ASKING someone delicate questions about where a python had bitten them was not what Ms Goh Yan Han expected to do as an intern at The New Paper.
But her scoop won a "Story of the Month" award and the 19-year-old is now set to become a full-fledged reporter, as one of seven recipients of this year's Singapore Press Holdings (SPH) Journalism Scholarship.
In May, two months into her internship, Ms Goh was pursuing a tip-off about a housewife who was bitten by a python which emerged from a toilet.
At first, the family was hesitant to talk about it, but Ms Goh won them over - and found out that the bite was on the back of the woman's right thigh.
"It's about being personable and letting them understand that you just want to tell their story, not make it scandalous or sensational," said Ms Goh, whose father Goh Sin Teck is editor of Chinese paper Lianhe Zaobao.
She will begin a degree in psychology at Britain's University of Warwick in September. "If you're able to better understand the person you're interviewing, it helps you to get the story," she said.
Ms Goh is one of six journalism scholarship recipients who will join SPH's English newspapers after university.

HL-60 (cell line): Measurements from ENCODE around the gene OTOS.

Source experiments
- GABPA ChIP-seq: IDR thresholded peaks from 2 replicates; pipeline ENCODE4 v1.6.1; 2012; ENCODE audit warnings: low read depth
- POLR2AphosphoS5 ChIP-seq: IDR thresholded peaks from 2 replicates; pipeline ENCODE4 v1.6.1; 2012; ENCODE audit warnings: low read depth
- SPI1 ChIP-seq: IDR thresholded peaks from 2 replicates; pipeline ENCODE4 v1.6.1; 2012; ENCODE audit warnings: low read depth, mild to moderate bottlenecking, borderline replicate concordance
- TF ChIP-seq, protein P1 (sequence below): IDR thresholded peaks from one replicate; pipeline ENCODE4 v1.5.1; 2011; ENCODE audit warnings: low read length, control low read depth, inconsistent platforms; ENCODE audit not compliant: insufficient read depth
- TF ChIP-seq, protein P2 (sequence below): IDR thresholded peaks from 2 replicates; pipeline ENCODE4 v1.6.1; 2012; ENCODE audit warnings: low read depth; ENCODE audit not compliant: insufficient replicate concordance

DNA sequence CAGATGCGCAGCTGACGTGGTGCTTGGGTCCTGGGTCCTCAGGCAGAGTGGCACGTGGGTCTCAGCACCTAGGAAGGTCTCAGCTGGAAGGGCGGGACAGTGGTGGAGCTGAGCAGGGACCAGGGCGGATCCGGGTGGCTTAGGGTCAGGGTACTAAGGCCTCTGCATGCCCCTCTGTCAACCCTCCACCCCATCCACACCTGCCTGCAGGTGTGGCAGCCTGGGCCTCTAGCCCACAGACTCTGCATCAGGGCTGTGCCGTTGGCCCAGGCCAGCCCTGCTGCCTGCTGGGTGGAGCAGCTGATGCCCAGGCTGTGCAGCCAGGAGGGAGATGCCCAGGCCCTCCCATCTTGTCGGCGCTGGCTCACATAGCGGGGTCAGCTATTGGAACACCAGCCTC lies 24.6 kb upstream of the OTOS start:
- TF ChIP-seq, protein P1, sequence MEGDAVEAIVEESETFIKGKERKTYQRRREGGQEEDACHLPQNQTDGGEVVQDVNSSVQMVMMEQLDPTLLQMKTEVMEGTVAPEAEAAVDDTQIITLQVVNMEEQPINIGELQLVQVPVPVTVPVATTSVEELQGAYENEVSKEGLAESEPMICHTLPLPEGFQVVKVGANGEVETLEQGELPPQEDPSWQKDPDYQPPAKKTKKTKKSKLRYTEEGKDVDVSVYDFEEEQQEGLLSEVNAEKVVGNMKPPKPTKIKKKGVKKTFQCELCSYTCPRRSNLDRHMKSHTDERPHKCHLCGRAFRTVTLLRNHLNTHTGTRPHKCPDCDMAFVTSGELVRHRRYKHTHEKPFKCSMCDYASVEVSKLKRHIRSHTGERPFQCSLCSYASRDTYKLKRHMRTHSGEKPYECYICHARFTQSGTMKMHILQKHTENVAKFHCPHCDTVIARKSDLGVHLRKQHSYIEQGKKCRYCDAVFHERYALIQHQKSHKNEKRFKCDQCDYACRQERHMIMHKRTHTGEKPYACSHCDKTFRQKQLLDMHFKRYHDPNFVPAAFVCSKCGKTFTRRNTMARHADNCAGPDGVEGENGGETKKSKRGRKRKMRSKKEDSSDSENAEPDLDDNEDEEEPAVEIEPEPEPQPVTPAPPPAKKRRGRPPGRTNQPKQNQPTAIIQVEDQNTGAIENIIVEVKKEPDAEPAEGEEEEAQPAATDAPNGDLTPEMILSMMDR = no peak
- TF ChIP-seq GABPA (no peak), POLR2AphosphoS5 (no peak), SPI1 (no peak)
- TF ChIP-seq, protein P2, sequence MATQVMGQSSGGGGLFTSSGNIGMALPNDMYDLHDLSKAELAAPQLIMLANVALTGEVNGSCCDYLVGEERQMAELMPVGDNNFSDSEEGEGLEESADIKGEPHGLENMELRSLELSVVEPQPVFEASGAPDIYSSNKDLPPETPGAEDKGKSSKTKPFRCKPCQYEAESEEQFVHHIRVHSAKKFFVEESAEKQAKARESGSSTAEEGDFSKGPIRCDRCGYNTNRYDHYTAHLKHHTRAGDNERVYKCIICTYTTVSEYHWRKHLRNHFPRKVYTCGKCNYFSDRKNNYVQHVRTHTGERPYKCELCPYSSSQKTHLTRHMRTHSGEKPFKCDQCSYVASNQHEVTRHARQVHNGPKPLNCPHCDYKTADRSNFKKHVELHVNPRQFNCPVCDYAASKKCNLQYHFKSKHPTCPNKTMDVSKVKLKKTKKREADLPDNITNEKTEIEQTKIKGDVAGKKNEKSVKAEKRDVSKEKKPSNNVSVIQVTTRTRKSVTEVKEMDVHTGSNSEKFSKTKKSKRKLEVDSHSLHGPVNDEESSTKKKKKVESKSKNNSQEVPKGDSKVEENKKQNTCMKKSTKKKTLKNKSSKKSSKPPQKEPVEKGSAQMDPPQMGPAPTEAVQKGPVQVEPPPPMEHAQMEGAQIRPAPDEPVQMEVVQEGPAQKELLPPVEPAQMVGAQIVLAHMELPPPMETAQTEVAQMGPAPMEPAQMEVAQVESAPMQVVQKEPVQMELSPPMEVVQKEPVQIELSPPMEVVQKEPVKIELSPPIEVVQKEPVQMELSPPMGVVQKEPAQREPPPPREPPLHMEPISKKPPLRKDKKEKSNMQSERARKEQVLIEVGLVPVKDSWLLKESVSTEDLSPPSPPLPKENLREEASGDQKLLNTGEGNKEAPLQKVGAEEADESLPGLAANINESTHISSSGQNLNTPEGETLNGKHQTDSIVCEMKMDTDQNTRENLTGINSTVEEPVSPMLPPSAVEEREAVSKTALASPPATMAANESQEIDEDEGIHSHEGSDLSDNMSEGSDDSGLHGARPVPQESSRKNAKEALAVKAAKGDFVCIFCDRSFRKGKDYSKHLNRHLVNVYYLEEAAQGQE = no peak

The others are Mr Tee Zhuo, 21, Mr Timothy Goh, 21, Mr Toh Ting Wei, 21, Ms Choo Yun Ting, 19, and Mr Kurohi Rei, 21. Mr Bian He, 23, will join one of SPH's Chinese newspapers.
As SPH's newspaper business evolves in the digital world, talent remains at the heart of its strategy, chairman Lee Boon Yang said at yesterday's awards ceremony.
SPH set up a digital division this year and publishes on print, online, mobile, video and social media platforms.
"We offer all our news and media products to consumers digitally anywhere, any time and on any device," said Dr Lee.
"We need talented people to come up with creative solutions and undertake new initiatives to meet digital competition."
Ten university students also received the SPH Foundation Lim Kim San Memorial Scholarship yesterday.
It was launched in 2006 for students of modest means who pursued full-time language studies.
Last year, it was extended to undergraduates in humanities courses.
Scholarships were also given to 14 children of employees and newspaper vendors, to help fund their studies at junior college, polytechnic or university level.
They include both sons of Mr Abdul Rahman Basrun, chief sub-editor of Malay daily Berita Harian.
Abdul Musawwir Abdul Rahman, 17, is in his first year at Raffles Institution (Junior College).
His brother Abdul Muhaiman, 20, is in his second year of a medical degree at the National University of Singapore. The pair paid tribute to their father for his support.
Mr Abdul Muhaiman said: "His hours are very long, so it's hard for him to be at home, but he always spends time with us when he can."
This article was first published on July 22, 2014.
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